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Are television, movies and news broadcasts corrupting the youth of society? This paper examines the issues surrounding this question, and attempts to determine if violence depicted in the media influences the actions and behavior of its viewers. Evidence shows acts of violence are continually increasing in television, movies, and news broadcasts, impacting the youngest members of society.
TV shows and movies typically inform and entertain viewers, and try to persuade them to buy products. However, while entertaining viewers, they routinely depict violence, a common staple used in delivering media's message. The appalling fact is that these violent shows are impacting youth and endangering society.
Youth violence has increasingly become an apparent part of modern living. Today there are more juvenile homicides, youths carrying weapons, and youth gang members than any other time during our history. This increase in violence is originating from somewhere, and one possible source may be the Television industry (Barbour S).
Violence on TV and in the movies are inspiring people to set their wives on fire, lie down in the middle of the road, rape, steal, murder, and commit shootings. More than 1,000 studies have suggested that media violence can have a negative affect on adults and even children. (Mudore) When some teens watch these shows it makes them more aggressive and anti-social. After prolonged viewing of these shows, even for only several days, people can become less sensitive to violence, to its victims, and to its consequences. Once this occurs it may take more violence to satisfy their demand for what they believe to be entertainment and in real life.
Violence can be viewed in cartoons, soap operas and prime time shows. Statistics have proven that children have increased television viewing while television has increased in violence. The average child sees 8,000 murders and 10,000 acts of violence such as, rape, shooting, fights, and battle before finishing elementary school, and by the age of eighteen a youngster will see 20,000 acts of murder and 40,000 acts of violence. (Mudore). Television violence is increasing at an alarming rate. Violent acts on television in the past decade have increased eight percent, while educational programs have only increased by three percent, which means that the amount of violent programming and viewing violent programming is twice that of educational programs.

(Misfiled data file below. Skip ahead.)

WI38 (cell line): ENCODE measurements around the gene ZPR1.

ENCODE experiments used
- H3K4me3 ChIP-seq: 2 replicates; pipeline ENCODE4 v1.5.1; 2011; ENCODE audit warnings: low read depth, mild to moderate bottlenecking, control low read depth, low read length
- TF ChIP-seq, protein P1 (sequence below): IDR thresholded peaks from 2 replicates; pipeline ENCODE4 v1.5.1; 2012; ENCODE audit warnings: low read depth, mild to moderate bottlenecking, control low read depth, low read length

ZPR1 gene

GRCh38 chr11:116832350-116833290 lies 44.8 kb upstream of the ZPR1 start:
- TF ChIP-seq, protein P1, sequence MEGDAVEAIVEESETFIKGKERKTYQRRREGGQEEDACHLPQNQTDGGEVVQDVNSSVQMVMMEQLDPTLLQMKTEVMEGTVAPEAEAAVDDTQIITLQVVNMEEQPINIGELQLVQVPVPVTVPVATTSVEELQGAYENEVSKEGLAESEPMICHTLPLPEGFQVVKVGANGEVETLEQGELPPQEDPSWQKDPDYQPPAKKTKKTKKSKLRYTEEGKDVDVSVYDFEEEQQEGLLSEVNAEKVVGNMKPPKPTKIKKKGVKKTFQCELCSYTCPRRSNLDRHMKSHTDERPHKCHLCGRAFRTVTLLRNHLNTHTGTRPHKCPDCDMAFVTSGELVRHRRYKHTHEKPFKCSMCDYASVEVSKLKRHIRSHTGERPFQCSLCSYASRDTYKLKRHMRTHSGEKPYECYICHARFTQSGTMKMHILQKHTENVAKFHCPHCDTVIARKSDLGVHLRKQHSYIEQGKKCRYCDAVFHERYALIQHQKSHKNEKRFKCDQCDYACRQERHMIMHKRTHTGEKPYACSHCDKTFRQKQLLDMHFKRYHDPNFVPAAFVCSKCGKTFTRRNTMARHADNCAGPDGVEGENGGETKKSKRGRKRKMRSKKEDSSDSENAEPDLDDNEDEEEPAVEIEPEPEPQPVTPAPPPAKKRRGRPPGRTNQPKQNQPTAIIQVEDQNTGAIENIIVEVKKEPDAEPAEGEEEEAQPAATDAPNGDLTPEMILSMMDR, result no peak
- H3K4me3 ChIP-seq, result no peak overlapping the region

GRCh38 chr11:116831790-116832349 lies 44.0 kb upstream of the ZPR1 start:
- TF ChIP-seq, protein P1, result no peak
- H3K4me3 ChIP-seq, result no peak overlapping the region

An analysis of children shows with action versus educational shows "that educational programs for children on average earn lower ratings than non-educational shows in both the broadcast network market and the syndicated children's market. For the 1993 fall season the mean rating among children ages 2-11 for broadcast network educational shows was 3.3 hours, verses 5.4 hours for the other children's programs on the networks. Low ratings translate into lower rate adds" (Hamilton p.77). This information indicates that the entertainment industry purposely shows more non-educational shows than educational shows to gain more profit. This would indicate that society is not focused on educating it's children, but instead on scaring them with violence.
Over one thousand studies have been published worldwide on violent entertainment and most experts now agree that the impact on viewers is largely negative. Violence has long lasting effects on children behavior. According to the Journal of American Medicine, at least 10 percent of all violent behavior in America's society is a result of viewing violence in movies and on television. (Rhodes) A study was compiled in 1984 on 145 boys ages 12-17 all who had never committed a crime. (Rhodes) They were exposed to television violence for six months. Their violent behavior was measured by asking the boys if they had committed any violent crimes in the last five months. The study showed that a little over half of the boys had committed a crime or had some sort of violent behavior.
Studies done by the American Journal of Medicine have found that children who watch more hours of violent television than the 4 hour a day average before their teenage years commit violent crimes like rape and assault at a rate of 49 percent higher than the boys who watched fewer than average hours of violent television (Rhodes). Television violence affects youngsters of all ages, both genders and all wealth levels and levels of intelligence.
A study conducted by the American Psychological Association (APA) says television can cause children to commit violent acts or even teach them techniques. The APA estimated that 5 percent of assaults by children in urban areas in the United States is due to antisocial personalities, which television can produce and cause the children to commit a violent act or teach them how to commit the violent acts (Caron).
Sixty years ago television, or TV as it became known, was invented. People considered TV to be a technological curiosity. For some people,
Terminology mentioned in this term paper
news media, remote control, media industry,
Names mentioned in this paper
Caron, Hamilton, Rhodes, Robert Pitofsky, Sen. Joseph Lieberman,
Organizations referenced in this term paper
American Psychological Association, Federal Trade Commission, Journal of American Medicine, American Journal of Medicine, Senate Committee on Commerce, Science, and Transportation,
Movie mentioned in this report
Locations talked about in this research paper
America, United States,
Companies referenced in this research material
Keywords included in this research material
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